## Golomb and Rice coding

July 10, 2017

### 1 Fundamentals

• S.W. Golomb designs in 1966 an alternative to the Huﬀman coding .
• When the probabilities of the symbols follow an exponential distribution, the Golomg encoder has the same eﬃciency than the Huﬀman coding, but it is faster. In this case, the probabilities of the symbols shoud be  $p\left(s\right)={2}^{-\left(\rightm⌊\frac{s+m}{m}⌋\left)\right}$ (Eq:Golomb)

where $s=0,1,\cdots \phantom{\rule{0.3em}{0ex}}$ is the symbol and $m=0,1,\cdots \phantom{\rule{0.3em}{0ex}}$ is the “Golomb slope” of the distribution.

• For $m={2}^{k}$, it is possible to ﬁnd a very eﬃcient implementation and the encoder is also named Rice encoder . In this case  $p\left(s\right)={2}^{-\left(\right{2}^{k}⌊\frac{s+{2}^{k}}{{2}^{k}}⌋\left)\right}$ (Eq:Rice)

 Golomb $m=1$ $m=2$ $m=3$ $m=4$ $m=5$ $m=6$ $m=7$ $m=8$ Rice $k=0$ $k=1$ $k=2$ $k=3$ $s=0$ 0 00 00 000 000 000 000 0000 1 10 01 010 001 001 001 0010 0001 2 110 100 011 010 010 0100 0011 0010 3 1110 101 100 011 0110 0101 0100 0011 4 11110 1100 1010 1000 0111 0110 0101 0100 5 ${1}^{5}0$ 1101 1011 1001 1000 0111 0110 0101 6 ${1}^{6}0$ 11100 1100 1010 1001 1000 0111 0110 7 ${1}^{7}0$ 11101 11010 1011 1010 1001 1000 0111 8 ${1}^{8}0$ 111100 11011 11000 10110 10100 10010 10000 $⋮$ $⋮$ $⋮$ $⋮$ $⋮$ $⋮$ $⋮$ $⋮$ $⋮$
• Notice that for $m=1$, we take the unary encoding. ### 2 The Golomb encoder

1. $k←⌈{log}_{2}\left(m\right)⌉$.
2. $r←s\phantom{\rule{1em}{0ex}}\mathrm{mod}\phantom{\rule{1em}{0ex}}m$.
3. $t←{2}^{k}-m$.
4. Output $\left(s\phantom{\rule{1em}{0ex}}\mathrm{div}\phantom{\rule{1em}{0ex}}m\right)$ using an unary code.
5. If $r:
1. Output the integer encoded in the $k-1$ least signiﬁcant bits of $r$ using a binary code.
6. Else:
1. $r←r+t$.
2. Output the integer encoded in the $k$ least signiﬁcant bits of $r$ using a binary code.

### Example ($m=7$ and $s=8$)

1. $k←⌈{log}_{2}\left(8\right)⌉=3$.
2. $r←8\text{mod}7=1$.
3. $t←{2}^{3}-7=8-7=1$.
4. Output $←8\text{div}7=⌊8∕7⌋=1$ as an unary code (2 bits).
Therefore, output $←10$.
5. $r=1\le t=1$.
6. $r←1+1=2$.
7. Output $r=2$ using a binary code of $k=3$ bits.
Therefore, $c\left(8\right)=10010$.

### 3 The Golomb decoder

1. $k←⌈{log}_{2}\left(m\right)⌉$.
2. $t←{2}^{k}-m$.
3. Let $s←$ the number of consecutive ones in the input (we stop when we read a $0$).
4. Let $x←$ the next $k-1$ bits in the input.
5. If $x:
1. $s←s×m+x$.
6. Else:
1. $x←x×2\phantom{\rule{1em}{0ex}}+$ next input bit.
2. $s←s×m+x-t$.

### Example (decode $10010$ where $m=7$)

1. $k←3$.
2. $t←{2}^{k}-m={2}^{3}-7=1$).
3. $s←1$ because we found only one $1$ in the input.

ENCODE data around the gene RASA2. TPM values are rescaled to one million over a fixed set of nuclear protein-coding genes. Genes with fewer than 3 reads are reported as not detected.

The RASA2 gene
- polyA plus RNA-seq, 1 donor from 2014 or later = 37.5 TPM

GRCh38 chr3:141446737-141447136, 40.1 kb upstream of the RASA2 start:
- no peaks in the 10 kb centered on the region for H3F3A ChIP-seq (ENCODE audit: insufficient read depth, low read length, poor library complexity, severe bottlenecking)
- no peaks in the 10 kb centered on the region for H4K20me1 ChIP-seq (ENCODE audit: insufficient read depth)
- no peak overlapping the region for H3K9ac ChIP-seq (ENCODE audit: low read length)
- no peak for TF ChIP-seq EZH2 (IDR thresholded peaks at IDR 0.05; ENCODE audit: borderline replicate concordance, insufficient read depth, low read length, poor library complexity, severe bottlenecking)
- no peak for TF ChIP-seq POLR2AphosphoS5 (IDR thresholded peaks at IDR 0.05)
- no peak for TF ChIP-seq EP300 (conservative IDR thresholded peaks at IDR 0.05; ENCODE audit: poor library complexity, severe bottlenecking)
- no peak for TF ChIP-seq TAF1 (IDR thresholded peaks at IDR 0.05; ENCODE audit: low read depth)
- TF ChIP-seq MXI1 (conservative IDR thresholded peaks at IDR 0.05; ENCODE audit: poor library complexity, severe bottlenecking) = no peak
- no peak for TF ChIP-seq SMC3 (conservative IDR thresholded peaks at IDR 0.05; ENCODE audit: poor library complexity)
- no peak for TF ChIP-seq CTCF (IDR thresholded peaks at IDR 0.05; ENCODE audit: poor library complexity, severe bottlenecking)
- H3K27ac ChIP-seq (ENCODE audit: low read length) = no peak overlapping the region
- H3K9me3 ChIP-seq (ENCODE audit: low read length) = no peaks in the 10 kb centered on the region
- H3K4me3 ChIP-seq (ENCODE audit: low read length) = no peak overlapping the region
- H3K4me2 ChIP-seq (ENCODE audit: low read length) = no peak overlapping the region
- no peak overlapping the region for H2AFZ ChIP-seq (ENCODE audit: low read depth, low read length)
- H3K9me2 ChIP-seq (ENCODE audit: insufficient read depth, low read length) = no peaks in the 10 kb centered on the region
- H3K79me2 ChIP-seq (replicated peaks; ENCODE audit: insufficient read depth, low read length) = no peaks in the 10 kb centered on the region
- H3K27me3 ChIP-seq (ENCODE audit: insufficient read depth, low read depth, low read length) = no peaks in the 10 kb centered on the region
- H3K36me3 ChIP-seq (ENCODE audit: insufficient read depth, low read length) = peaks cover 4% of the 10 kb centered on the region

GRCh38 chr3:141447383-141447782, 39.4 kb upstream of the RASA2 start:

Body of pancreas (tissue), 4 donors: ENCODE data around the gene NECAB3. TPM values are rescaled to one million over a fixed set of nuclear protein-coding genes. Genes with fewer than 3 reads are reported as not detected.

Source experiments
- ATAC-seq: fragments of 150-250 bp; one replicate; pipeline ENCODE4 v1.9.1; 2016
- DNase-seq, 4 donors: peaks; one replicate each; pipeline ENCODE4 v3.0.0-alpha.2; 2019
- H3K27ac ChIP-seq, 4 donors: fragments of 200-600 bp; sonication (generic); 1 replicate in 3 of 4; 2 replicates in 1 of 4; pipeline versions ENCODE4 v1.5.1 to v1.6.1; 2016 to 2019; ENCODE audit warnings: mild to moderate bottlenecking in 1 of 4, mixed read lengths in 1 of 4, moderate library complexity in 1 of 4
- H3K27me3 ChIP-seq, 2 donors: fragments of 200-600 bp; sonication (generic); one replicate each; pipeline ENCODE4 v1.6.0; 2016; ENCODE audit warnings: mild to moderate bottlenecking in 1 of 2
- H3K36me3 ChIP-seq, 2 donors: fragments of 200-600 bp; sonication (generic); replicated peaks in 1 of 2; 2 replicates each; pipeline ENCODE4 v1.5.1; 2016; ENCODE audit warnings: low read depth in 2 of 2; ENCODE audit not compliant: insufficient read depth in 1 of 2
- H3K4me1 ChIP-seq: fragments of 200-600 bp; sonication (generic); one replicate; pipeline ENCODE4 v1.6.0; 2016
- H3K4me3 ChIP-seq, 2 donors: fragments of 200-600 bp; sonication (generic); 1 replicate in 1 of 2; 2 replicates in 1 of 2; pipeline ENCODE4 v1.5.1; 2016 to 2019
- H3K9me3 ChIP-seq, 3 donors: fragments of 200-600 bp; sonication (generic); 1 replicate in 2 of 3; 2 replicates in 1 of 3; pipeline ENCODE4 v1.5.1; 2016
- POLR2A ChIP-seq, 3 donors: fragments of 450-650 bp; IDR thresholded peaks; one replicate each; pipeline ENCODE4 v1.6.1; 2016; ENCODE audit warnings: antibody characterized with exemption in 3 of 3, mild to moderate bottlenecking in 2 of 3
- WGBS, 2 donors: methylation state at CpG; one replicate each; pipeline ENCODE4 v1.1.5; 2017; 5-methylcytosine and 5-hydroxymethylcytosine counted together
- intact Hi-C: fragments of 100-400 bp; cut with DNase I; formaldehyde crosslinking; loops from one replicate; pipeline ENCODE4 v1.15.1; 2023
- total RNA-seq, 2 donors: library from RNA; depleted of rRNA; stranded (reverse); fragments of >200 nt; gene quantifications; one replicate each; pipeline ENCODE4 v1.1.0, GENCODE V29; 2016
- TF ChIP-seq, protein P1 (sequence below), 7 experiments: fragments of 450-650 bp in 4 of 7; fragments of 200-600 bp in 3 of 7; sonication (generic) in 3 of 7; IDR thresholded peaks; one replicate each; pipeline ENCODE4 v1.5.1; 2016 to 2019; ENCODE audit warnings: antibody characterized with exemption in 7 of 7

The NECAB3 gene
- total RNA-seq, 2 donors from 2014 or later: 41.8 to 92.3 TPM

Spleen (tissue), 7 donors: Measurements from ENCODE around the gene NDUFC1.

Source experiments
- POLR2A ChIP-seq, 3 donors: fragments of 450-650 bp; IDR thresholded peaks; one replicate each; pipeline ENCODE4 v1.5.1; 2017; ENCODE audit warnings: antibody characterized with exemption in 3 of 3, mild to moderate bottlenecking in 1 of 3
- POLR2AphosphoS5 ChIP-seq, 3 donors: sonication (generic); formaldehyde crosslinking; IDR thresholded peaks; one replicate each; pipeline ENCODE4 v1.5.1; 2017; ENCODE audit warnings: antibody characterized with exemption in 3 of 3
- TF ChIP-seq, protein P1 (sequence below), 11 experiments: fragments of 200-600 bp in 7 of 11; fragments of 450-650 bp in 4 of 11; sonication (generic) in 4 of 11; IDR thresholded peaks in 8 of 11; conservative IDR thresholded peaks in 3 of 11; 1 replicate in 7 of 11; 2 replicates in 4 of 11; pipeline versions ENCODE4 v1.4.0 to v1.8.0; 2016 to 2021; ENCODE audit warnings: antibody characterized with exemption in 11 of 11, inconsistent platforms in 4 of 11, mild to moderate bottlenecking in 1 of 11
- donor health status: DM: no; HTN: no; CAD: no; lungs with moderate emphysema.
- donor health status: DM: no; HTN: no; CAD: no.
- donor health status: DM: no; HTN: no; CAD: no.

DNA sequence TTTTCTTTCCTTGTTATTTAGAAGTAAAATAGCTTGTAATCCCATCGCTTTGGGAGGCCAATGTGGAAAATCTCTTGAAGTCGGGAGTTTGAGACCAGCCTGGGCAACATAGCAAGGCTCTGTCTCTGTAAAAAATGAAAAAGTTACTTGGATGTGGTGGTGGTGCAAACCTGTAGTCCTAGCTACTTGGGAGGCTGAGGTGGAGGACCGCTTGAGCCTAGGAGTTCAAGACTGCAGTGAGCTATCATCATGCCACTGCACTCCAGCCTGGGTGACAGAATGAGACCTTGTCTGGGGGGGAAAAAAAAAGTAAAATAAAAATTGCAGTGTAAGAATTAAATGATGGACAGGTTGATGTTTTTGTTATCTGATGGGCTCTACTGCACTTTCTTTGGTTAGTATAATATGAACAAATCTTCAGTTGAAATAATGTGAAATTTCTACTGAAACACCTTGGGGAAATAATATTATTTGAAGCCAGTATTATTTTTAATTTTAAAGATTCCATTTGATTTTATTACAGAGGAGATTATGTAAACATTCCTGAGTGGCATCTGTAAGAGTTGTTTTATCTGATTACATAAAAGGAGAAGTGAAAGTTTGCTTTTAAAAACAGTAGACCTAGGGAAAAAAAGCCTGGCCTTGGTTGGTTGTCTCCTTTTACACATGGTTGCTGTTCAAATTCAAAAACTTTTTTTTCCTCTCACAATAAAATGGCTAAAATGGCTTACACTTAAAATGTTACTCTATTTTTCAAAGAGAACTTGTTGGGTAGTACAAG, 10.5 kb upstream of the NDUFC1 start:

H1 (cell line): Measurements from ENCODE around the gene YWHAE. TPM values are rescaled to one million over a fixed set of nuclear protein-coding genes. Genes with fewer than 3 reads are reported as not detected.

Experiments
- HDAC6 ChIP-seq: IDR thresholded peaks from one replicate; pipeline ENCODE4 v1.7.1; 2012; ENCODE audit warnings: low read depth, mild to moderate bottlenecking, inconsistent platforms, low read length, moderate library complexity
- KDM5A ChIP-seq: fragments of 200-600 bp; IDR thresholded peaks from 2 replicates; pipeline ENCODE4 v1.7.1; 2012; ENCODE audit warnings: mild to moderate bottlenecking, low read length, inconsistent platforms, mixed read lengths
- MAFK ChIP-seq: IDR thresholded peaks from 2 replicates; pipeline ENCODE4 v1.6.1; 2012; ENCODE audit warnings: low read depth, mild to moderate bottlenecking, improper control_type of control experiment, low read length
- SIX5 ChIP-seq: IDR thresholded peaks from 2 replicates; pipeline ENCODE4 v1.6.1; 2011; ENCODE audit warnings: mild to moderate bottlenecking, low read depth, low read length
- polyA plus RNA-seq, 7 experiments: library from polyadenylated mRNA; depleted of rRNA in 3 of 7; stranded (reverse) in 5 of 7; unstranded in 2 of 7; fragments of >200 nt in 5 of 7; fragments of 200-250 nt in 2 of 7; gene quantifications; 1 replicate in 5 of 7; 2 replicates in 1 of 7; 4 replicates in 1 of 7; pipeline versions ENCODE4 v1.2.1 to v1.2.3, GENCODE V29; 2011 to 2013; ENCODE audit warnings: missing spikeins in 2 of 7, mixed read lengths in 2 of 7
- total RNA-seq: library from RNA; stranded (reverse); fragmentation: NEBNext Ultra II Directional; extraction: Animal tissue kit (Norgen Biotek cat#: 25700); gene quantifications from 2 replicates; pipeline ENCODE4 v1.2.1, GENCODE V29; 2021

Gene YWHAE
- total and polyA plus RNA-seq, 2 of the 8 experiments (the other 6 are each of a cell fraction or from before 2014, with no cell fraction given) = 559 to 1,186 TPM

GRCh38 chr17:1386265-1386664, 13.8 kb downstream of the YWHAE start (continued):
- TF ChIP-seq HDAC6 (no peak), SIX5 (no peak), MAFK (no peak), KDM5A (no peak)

4. $x←{\text{input}}_{k-1}={\text{input}}_{2}=01$.
5. $x=1\nless t=1$.
6. .
7. $s←s×m+x-t=1×7+2-1=8$.

### Let’s go the the lab!

1. make golomb.
2.                     Codec | lena boats pepers zelda Average
--------------------------+--------------------------------
: |    :     :      :     :       :
golomb | ....  ....   ....  ....    ....
tpt 1 | golomb | ....  ....   ....  ....    ....

Note: this implementation of the Golomb encoding estimates the $m$ parameter automatically.

### 4 The Rice encoder

1. $m←{2}^{k}$.
2. Output $←⌊s∕m⌋$ using an unary code ($⌊s∕m⌋+1$ bits).
3. Output $←$ the $k$ least signiﬁcant bits of $s$ using a binary code.

### Example ($k=1$ and $s=7$)

1. $m←{2}^{k}={2}^{1}=2$.
2. Output $←⌊s∕m⌋=⌊7∕2⌋=3$ using an unary code of 4 bits. Therefore, output $←1110$.
3. Output $←$ the $k=1$ least signiﬁcant bits of $s=7$ using a unary code ($k+1$ bits). So, output $←1$. Total output $c\left(7\right)=11101$.

### 5 The Rice decoder

1. Let $s$ the number of consecutive ones in the input (we stop when we read a 0).
2. Let $x$ the next $k$ input bits.
3. $s←s×{2}^{k}+x$.

### Example (decode $11101$ where $k=1$)

1. $s←3$ because we found $3$ consecutive ones in the input.
2. $x←$ next input $k=1$ input bits. Therefore $x←1$.
3. $s←s×{2}^{k}+x=3×{2}^{1}+1=6+1=7$.

### Let’s go the the lab!

1. make rice.
2.                     Codec | lena boats pepers zelda Average
--------------------------+--------------------------------
: |    :     :      :     :       :
rice | ....  ....   ....  ....    ....
tpt 1 | rice | ....  ....   ....  ....    ....

Note: this implementation of the Rice encoding estimates the $k$ parameter automatically.

### References

   S.W. Golomb. Run-Length Encodings. IEEE Transactions on Information Theory, 12:399–401, 1966.

   R. F. Rice. Some Practical Universal Noiseless Coding Techniques. Technical Report 79/22, Jet Propulsion Laboratory, 1979.